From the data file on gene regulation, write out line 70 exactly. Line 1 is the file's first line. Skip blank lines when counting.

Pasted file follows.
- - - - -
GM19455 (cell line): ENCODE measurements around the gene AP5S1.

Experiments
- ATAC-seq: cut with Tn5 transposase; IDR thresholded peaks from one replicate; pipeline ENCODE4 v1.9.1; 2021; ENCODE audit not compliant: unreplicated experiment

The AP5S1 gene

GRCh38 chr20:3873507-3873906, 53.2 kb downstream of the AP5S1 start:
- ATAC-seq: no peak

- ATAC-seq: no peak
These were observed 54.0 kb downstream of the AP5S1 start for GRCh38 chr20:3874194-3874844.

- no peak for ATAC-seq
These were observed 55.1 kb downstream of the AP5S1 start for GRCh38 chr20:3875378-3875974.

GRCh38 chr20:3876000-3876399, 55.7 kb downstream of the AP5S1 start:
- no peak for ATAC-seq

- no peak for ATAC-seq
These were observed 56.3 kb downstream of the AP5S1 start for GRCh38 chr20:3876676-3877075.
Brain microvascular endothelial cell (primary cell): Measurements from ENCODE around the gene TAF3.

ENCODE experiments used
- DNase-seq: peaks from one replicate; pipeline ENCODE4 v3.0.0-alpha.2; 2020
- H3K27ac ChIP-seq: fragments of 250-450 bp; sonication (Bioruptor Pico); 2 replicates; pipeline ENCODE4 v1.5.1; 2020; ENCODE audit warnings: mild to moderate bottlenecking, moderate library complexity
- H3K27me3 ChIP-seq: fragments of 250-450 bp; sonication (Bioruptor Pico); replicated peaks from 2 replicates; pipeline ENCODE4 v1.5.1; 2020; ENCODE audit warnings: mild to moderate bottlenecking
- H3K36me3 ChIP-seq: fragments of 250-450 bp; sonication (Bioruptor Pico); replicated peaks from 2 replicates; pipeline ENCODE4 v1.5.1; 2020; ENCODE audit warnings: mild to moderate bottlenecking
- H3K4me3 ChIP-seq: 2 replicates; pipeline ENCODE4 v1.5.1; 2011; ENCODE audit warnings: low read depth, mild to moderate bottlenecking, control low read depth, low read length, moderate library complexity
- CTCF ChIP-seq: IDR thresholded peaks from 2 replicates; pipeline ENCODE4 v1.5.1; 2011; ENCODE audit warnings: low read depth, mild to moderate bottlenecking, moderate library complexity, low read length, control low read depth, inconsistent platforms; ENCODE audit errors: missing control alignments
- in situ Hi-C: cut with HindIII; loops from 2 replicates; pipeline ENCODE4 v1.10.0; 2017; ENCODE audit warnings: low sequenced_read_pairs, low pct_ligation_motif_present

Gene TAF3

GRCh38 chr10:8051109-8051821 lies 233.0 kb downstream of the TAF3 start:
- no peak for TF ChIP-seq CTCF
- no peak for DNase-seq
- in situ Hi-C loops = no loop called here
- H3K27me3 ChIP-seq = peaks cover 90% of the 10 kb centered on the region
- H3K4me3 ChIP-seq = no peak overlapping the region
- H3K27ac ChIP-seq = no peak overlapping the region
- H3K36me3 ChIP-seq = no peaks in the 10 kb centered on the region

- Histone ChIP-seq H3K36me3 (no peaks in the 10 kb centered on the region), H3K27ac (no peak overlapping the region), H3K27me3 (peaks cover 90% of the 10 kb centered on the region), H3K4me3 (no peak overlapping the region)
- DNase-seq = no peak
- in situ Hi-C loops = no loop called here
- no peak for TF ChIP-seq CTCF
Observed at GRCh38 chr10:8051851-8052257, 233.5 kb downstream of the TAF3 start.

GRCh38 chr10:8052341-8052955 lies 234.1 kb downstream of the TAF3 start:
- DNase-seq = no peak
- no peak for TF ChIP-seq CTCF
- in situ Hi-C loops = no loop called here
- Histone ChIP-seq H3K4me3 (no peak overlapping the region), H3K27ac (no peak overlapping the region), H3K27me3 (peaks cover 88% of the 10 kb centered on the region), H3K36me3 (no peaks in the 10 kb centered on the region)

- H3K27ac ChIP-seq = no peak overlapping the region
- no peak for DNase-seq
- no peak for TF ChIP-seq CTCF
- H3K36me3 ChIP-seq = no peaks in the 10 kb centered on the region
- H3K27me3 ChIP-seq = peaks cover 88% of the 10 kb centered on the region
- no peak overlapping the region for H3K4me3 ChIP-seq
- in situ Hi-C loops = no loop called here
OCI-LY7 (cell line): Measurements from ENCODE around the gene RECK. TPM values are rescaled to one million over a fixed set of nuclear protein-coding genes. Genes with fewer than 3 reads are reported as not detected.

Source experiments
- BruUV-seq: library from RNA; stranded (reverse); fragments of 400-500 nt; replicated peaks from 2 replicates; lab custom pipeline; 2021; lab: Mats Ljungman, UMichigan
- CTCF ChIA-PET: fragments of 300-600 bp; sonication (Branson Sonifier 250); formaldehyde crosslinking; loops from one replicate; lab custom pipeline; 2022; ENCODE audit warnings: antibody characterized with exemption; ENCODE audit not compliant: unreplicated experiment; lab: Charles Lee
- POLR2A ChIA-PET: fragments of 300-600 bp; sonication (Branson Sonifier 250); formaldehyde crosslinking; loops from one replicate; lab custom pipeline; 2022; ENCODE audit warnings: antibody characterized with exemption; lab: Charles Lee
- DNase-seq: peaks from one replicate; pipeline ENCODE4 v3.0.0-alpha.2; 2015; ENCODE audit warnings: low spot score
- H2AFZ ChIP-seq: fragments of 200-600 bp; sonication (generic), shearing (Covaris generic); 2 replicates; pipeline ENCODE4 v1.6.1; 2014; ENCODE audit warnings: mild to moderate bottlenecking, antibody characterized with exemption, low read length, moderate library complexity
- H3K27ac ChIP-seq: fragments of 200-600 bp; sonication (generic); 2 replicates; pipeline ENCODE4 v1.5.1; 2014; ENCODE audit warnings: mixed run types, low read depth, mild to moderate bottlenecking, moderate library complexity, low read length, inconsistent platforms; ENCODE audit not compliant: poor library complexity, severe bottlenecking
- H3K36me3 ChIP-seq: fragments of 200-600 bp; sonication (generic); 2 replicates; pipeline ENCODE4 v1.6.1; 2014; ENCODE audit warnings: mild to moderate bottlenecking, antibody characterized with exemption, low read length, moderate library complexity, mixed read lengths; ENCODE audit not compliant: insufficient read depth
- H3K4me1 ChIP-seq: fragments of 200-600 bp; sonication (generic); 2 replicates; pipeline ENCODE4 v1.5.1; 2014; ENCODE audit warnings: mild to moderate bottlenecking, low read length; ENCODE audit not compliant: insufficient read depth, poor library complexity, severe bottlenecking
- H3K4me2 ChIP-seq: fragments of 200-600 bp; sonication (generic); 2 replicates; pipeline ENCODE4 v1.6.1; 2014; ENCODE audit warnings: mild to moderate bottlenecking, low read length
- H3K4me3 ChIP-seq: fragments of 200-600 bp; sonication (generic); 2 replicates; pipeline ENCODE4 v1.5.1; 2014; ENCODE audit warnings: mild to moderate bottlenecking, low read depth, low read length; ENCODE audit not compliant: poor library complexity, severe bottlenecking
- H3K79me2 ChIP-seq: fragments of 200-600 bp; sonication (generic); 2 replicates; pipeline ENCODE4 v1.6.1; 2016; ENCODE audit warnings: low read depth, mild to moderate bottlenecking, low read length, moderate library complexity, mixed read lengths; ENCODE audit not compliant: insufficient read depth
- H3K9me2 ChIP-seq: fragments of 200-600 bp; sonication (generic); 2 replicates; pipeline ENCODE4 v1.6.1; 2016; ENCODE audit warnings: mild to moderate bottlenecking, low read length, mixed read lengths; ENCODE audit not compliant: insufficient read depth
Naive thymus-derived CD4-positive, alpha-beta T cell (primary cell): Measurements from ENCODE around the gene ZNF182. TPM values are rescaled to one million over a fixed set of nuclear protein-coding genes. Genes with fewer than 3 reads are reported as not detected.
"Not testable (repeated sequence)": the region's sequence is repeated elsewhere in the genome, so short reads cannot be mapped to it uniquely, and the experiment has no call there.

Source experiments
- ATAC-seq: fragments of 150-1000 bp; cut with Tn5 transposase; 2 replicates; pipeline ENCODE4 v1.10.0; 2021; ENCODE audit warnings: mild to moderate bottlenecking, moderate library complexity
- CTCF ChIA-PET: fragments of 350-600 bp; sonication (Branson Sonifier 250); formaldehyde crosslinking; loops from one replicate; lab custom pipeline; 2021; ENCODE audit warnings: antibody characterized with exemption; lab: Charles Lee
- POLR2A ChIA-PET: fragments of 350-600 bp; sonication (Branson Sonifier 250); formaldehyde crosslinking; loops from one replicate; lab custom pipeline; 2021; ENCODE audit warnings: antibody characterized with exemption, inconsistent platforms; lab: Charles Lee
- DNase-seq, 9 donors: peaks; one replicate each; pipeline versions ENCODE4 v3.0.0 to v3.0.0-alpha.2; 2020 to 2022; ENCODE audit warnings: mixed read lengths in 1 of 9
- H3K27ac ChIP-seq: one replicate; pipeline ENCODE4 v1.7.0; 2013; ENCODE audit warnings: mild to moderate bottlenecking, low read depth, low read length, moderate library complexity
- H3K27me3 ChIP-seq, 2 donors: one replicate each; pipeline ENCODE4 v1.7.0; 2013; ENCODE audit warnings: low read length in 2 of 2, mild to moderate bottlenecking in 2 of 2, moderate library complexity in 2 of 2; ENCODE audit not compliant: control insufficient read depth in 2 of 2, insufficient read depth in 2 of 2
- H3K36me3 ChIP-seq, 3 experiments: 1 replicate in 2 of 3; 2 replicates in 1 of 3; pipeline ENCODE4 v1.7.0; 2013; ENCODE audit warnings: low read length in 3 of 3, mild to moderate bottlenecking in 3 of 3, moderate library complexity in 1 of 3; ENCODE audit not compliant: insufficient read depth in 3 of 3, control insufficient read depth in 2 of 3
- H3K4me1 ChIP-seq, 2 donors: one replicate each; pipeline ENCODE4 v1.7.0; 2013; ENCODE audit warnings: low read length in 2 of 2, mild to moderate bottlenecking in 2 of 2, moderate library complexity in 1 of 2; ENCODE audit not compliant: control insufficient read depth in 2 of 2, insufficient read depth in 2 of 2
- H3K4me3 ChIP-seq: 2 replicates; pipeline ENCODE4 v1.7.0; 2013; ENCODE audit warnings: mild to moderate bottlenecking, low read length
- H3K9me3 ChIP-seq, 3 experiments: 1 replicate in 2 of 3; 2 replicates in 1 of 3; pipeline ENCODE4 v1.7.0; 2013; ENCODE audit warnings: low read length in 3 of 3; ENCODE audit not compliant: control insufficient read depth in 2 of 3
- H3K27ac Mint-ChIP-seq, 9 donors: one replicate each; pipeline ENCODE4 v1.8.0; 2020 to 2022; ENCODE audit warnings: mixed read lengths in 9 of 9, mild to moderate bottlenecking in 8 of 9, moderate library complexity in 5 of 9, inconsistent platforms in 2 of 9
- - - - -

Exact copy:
- DNase-seq, 9 donors: peaks; one replicate each; pipeline versions ENCODE4 v3.0.0 to v3.0.0-alpha.2; 2020 to 2022; ENCODE audit warnings: mixed read lengths in 1 of 9